Block on Trump's Asylum Ban Upheld by Supreme Court
As spring is now upon us, it's time for General Counsels to make some moves for 2012.
The Equal Employment Opportunity Commission kicked it up a notch in the fourth quarter and there are no signs of a slowdown. Complaints are up and regulators have responded with aggression.
You should respond with equal vigor -- take the following employment actions before the EEOC comes down on you.
Conduct a labor audit. If you do one thing in the New Year, this should be it, R. Anthony Prather explains in Inside Counsel. Pick at least one human resource practice and ensure that there are no gender or race-based discrepancies.
If you find that compensation differences cannot be explained by education, performance, or other factors, address it immediately. Be on the lookout for any systemic discrimination.
Review your complaint process. Reevaluate how human resources and your office handle discrimination and harassment complaints. Are there multiple ways for employees to instigate an investigation? Are complaints dealt with promptly?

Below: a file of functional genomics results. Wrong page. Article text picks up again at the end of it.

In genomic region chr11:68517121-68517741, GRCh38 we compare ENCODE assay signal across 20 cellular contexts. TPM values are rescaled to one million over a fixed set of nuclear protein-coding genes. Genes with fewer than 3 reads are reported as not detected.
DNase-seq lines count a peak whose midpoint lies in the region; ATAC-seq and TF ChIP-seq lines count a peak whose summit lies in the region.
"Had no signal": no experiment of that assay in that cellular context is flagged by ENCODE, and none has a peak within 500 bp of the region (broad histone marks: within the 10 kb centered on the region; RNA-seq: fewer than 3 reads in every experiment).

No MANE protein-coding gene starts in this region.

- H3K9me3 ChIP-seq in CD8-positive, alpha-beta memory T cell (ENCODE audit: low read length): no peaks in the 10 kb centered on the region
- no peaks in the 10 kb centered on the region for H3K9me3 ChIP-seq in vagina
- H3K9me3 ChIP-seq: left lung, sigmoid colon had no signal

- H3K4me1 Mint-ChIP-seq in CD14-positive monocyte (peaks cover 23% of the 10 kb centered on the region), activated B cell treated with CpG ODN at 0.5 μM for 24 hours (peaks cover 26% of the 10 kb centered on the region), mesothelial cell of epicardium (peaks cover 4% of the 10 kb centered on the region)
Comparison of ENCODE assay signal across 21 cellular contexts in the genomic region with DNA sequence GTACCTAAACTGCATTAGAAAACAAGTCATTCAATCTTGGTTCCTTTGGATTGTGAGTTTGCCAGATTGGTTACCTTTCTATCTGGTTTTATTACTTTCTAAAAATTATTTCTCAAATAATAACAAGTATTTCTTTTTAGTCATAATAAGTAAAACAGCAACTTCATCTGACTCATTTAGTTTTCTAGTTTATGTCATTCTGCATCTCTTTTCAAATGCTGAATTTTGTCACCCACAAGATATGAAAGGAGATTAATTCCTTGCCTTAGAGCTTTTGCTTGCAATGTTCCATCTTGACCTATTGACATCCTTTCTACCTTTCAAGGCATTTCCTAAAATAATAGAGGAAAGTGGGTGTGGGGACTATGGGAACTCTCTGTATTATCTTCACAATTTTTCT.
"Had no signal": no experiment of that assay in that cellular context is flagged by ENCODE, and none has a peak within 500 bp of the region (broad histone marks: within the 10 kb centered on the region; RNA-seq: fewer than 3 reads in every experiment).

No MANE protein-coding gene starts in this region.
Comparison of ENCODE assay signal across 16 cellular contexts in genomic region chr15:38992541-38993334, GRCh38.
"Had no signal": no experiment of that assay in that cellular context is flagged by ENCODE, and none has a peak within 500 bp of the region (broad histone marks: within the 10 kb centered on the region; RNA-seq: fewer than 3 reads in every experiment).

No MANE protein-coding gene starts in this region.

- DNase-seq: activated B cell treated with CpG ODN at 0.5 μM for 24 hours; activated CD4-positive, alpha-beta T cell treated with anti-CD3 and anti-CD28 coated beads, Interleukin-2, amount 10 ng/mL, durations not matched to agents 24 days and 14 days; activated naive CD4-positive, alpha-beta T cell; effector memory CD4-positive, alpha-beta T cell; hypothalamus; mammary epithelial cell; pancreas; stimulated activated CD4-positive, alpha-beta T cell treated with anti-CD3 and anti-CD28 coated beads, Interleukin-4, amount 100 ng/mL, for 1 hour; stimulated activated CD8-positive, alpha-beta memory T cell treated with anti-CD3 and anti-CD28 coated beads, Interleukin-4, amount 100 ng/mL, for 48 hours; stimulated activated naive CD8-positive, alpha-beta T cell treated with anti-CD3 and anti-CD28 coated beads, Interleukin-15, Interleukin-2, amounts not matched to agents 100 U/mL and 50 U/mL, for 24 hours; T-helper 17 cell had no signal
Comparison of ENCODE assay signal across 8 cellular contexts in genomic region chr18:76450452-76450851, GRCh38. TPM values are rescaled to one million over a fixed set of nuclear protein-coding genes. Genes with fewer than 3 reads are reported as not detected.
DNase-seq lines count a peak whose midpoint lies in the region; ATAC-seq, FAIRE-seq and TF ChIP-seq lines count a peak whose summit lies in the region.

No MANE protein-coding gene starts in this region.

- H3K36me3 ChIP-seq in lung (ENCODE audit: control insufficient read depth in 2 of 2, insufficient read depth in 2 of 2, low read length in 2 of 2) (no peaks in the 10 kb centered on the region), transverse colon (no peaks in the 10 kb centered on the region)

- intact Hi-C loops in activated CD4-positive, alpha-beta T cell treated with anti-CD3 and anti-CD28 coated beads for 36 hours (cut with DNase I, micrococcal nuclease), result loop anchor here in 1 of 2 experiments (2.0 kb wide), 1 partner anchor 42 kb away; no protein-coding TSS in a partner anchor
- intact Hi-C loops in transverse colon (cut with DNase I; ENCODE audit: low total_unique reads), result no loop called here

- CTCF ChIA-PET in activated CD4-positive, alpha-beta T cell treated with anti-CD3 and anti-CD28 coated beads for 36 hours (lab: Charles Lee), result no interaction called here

Be sure you have hired a properly trained investigator who can ensure confidentiality and thoroughness. Judges and juries don't look favorably on lax practices.
Retrain. Retrain. Retrain. Employment law experts can't harp on this enough. If supervisors and employees are not aware of federal and state laws, they won't know when to avoid illegal conduct. Keep your policies posted and updated.
And don't stick people in a room with a video -- no one pays attention.
Carrying out the above actions might take a little time and money, but if you manage to avoid the EEOC, it'll be time and money well-spent.
Meeting with a lawyer can help you understand your options and how to best protect your rights. Visit our attorney directory to find a lawyer near you who can help.